Content and structure
Scope and content (abstract)
This series consists of 44 recordings (30 video, 14 audio) of Yezidi laments recorded in the Kurdistan and Sinjar regions of Northern Iraq.
Content and structure
Scope and content (narrative)
The wider collection (series 437-1-10 through 437-1-19) consists of audio recordings and videos made by former CEU student and CEU visiting faculty member Eszter Spät between 2002 and 2017 during several field-research trips to the Yezidi communities (an ethno-religious, Kurdish-speaking minority) of the Kurdistan Region of Iraq and of the Sinjar Region along the Iraqi-Syrian border.
Yezidis are a Kurdish speaking ethno-religious minority group, who follow their own, unique religion. There are approximately half a million Yezidis living in Northern Iraq: in the Kurdistan Region, and in the “disputed territories” of Sheikhan and Sinjar.
In the last few decades every single aspect of Yezidi culture has undergone radical transformation. During the Saddam era, Yezidis were forcibly removed from their villages into collective settlements, causing ruptures in their traditional way of life. At the same time, school education became available to ordinary Yezidis, and a middle-class began to emerge. The spread of general literacy not only transformed Yezidi society, but also its intangible culture, including Yezidi religion. Previously based exclusively on oral tradition and displaying many local variants, Yezidism is fast turning into a book-based, school-taught religion with canonized sacred texts and uniform traditions. The same literacy, and even more the appearance of television, and lately, of the internet (available on laptops and ubiquitous smartphones), as well as the general lifestyle changes also resulted in a decline of secular oral traditions (tales, song, music, etc.)
While the various factors described above have led to the transformation of the intangible culture of Yezidis, the existential threat faced by the community makes the totality of Yezidi cultural heritage in Iraq vulnerable to disappearance. Internal upheavals, lack of security, the rise of Islamist extremism, the dispute between Baghdad and Erbil over Yezidi territories, the economic difficulties and infrastructural neglect suffered in the disputed territories have all led to sizable waves of migration to Western countries.
The genocidal attack of the so-called Islamic State on Yezidis in 2014 resulted in the whole-scale displacement of the Sinjari Yezidi community. As of 2020, only a fraction of the displaced Yezidis has been able to move back to their ancestral land, while the majority of the Sinjari community is stuck in the refugee camps of the Kurdistan Region. At least a fifth of the Iraqi Yezidi community is estimated to have migrated to the West since 2014, with many others hoping to leave.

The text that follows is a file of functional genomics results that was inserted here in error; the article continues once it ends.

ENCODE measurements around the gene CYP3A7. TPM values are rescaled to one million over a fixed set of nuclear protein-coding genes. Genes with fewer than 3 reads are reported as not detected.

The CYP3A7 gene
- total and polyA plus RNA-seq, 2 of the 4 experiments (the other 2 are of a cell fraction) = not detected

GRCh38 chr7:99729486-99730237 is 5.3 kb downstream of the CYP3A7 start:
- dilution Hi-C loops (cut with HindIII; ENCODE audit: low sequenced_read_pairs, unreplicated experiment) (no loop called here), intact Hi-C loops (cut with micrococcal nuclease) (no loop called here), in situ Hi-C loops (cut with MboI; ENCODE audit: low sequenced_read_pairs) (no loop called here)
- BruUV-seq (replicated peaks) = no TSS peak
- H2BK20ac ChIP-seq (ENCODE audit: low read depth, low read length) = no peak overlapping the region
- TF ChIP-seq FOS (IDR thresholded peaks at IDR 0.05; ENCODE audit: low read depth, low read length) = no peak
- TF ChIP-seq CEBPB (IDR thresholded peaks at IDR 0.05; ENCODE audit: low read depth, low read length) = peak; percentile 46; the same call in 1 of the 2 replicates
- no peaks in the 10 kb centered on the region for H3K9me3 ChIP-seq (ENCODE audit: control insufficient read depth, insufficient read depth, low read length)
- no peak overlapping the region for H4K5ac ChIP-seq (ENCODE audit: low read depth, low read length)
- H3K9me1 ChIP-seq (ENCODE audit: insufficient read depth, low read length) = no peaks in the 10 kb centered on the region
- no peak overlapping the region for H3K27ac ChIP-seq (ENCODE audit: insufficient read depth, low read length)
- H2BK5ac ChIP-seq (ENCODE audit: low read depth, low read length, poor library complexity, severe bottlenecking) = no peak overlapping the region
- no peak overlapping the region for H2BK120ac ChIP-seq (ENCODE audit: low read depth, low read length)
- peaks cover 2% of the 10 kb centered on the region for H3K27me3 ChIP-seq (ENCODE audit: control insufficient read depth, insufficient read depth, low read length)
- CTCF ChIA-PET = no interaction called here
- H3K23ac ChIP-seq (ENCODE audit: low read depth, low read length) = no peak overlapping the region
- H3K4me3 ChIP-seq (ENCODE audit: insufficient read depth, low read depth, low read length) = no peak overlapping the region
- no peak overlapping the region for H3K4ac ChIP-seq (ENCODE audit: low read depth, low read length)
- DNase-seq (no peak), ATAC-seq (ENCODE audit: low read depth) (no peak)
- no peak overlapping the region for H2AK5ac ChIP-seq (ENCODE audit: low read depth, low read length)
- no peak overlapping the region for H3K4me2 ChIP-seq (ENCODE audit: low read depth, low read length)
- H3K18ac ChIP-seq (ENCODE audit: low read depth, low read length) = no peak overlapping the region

The recordings in this collection touch on various aspects of Yezidi culture. They were all made in the field, some of them at ritual events, others in family homes or at social gatherings. Many of them were ad hoc and unplanned. This spontaneity is often reflected in the quality of the recordings. At the same time, however, they reflect the original atmosphere of religious and other events as well as of the everyday life of Yezidis.
The forty-four items in this series are recordings of Yezidi laments. Laments (xerîbî /gheribi, dîrok) are songs of pain, loss and separation which are sung for and about the dead. Laments are an exclusively female genre, consequently they have received much less attention than sacred texts or secular songs. Laments used to be an important part of Yezidi oral tradition. They were sung at wakes (tazî), during ritual visits to the graves of the deceased and even at private social gatherings to relieve stress and pain in times of crisis. The genre has been declining in many parts of Kurdistan in the past few decades, with less and less women able to sing xerîbîs. However, it is still an integral part of Sinjari Yezidi culture, where no funeral can take place without women singing laments. If no one in the family is proficient at singing xerîbî, then a semi-professional singer will be invited. The vitality of this genre in Sinjar is reflected in the new laments composed and sung by Sinjari women, which detail the sufferings of Yezidis at the hands of ISIS.